The Mutational Events as Linear Transformations on the Genetic Code Cubes

In the Demonstration "The Ancestral Genetic Code Cube", an ancestral genetic code was discussed. The Demonstration was based on an algebraic hypothesis of the ancestral genetic code [1]. The algebraic and biological model suggests the plausibility of the transition from a primeval genetic code with an extended DNA alphabet to the present standard genetic code, where the symbol represents one or more hypothetical bases with unspecific pairings. The coordinate representation of ancient and present codons lets us insert the set into the three-dimensional real vector space that can be represented as an ordinary cube with three of its faces contained in the coordinate planes -, -, -. The mutational events that take place in DNA protein-encoding regions (genes) can be represented as linear transformations of the genetic code three-dimensional vector space. The main goal of the present Demonstration is to provide a friendly tool to visualize the main geometrical features of the mutational events in genes.



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Biological Background
In the coding protein of the DNA molecules, genetic information is encoded in three bases called triplets or codons. Every codon encodes the information for one amino acid and every amino acid can be encoded by one or more codons. The genetic code is the biochemical system that establishes the rules by which the nucleotide sequence of a gene is transcribed into the mRNA codon sequence and next the mRNA is translated into the amino acid sequence of the corresponding protein. The genetic code is an extension of the four-letter alphabet found in DNA molecules. These "letters" are the DNA bases: adenine, guanine, cytosine, and thymine, usually denoted , , , and , respectively (in RNA, is changed to , uracil). They are paired according to the following rule (Watson–Crick base pairings): , . The base is the complementary base of , and is the complementary base of (or ) in the DNA (or RNA) molecule and vice-versa. The standard genetic code table is
The three-dimensional structures of proteins are ultimately determined by the amino acid sequence encoded by the sequence of codons and genes. The protein folding is conducted by the hydrophobic interaction between hydrophobic amino acids and water. As a result, the final structures depend on the physicochemical properties of amino acids. The mutational event on protein-encoding DNA sequences can produce changes in the amino acid sequences that in turn can produce changes in the three-dimensional structure of proteins. A detailed algebraic-biological background is available in the Demonstration "The Ancestral Genetic Code Cube".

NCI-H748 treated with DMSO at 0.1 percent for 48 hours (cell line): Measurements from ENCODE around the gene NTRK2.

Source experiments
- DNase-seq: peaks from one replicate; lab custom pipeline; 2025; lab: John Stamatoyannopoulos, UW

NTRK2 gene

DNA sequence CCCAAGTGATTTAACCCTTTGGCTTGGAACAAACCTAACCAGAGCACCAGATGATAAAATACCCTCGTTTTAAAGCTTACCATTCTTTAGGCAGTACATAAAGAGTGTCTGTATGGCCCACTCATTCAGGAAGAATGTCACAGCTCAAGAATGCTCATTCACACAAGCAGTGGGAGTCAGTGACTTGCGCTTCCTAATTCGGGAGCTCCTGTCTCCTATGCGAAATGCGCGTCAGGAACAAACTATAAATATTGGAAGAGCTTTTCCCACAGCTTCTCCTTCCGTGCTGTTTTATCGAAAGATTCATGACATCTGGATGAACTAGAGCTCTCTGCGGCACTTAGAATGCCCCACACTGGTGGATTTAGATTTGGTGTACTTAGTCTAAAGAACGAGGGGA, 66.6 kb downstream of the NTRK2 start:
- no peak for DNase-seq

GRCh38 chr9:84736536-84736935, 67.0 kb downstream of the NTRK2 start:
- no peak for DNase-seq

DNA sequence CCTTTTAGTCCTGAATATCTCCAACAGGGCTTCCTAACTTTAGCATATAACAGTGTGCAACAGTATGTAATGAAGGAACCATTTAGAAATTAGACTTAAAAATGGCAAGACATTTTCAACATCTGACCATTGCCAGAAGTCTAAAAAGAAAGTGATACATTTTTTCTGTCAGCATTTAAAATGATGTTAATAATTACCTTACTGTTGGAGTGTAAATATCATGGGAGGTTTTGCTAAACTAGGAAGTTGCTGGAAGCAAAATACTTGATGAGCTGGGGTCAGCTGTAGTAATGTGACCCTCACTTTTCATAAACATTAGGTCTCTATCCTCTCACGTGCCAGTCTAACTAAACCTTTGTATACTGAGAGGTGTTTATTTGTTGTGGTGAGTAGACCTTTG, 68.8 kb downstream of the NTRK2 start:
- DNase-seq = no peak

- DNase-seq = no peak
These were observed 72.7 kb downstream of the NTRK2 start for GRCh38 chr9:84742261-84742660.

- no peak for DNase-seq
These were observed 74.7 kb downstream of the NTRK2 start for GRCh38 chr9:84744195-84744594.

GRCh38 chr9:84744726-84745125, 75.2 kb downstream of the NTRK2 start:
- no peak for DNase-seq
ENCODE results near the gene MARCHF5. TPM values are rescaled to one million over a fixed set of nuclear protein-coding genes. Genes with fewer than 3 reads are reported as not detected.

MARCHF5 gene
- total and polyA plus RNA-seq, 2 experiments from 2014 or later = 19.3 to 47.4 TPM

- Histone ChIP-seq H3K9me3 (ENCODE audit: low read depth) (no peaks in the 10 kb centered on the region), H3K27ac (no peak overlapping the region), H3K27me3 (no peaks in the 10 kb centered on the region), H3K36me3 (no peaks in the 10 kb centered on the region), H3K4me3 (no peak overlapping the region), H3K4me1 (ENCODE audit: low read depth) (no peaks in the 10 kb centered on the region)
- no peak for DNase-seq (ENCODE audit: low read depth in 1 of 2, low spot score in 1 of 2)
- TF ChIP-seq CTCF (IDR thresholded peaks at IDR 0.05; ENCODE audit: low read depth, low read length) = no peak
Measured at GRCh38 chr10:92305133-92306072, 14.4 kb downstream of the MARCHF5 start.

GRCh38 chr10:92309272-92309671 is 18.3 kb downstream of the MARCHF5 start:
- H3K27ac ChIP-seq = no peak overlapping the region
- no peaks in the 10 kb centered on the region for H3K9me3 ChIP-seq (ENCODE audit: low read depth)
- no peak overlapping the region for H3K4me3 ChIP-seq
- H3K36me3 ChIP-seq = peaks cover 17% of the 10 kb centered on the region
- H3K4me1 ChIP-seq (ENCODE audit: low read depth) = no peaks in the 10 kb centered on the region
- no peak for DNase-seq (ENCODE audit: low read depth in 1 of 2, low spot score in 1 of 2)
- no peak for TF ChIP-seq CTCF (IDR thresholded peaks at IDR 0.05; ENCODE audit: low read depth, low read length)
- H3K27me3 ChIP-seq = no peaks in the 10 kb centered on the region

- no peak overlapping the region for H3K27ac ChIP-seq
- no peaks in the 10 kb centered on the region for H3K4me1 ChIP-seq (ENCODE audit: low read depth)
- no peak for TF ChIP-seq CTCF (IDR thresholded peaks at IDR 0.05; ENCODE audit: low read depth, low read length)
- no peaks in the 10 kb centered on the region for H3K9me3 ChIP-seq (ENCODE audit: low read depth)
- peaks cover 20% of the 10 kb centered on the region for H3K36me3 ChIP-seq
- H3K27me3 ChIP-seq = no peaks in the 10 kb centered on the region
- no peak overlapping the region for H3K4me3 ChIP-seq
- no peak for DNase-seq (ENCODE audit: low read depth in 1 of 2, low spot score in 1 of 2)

Algebraic Cube Handling
The 24 representations of the standard genetic code can be visualized with the present Demonstration (snapshot 1). Each cube can be seen with its center in the origin of coordinate or in the cube center by choosing in "cube center" one of the buttons: "cube with center on the triplet DDD" or "cube with center on the triplet CCC". In snapshot 1, "cube with center on the triplet CCC" was chosen; the genetic code representation used is "ACGU". The principal planes of the cube (planes NYN, Y a fixed base of ) correspond to the main principal columns of the standard genetic cube. The representing matrix of a linear transformation can be set in the "matrix element control". In snapshot 2, after choosing "Vertical Plane XUZ" (codons in yellow) in the dropdown menu "triplet", the application of the linear transformation by clicking the button "linear transformation" produces the "Vertical Plane XGZ" (mutant codons in white), which is perpendicular to the "Vertical Plane XUZ". For different cube representations, such as "GUCA", these planes are located in different cube positions, however, they remain perpendiculars (see snapshot 3). The oblique plane "Oblique Plane NYN" is transformed into the "Oblique Plane YNN" by the application of the above linear transformation (see snapshot 4). A selection of several subsets of codons is available: horizontal planes, vertical lines, amino acids, and individual codons. A random sample of codon can be also chosen and for all the cases it is possible to the amino acid encoded by each codon clicking the "amino acid" button (see snapshot 5). This Demonstration is a useful tool to illustrate and understand the abstract reasoning presented in the article [1] and for future papers.
[1] R. Sánchez and R. Grau, "An Algebraic Hypothesis about the Primeval Genetic Code Architecture," Mathematical Biosciences 221(1), 2009 pp. 60–76.
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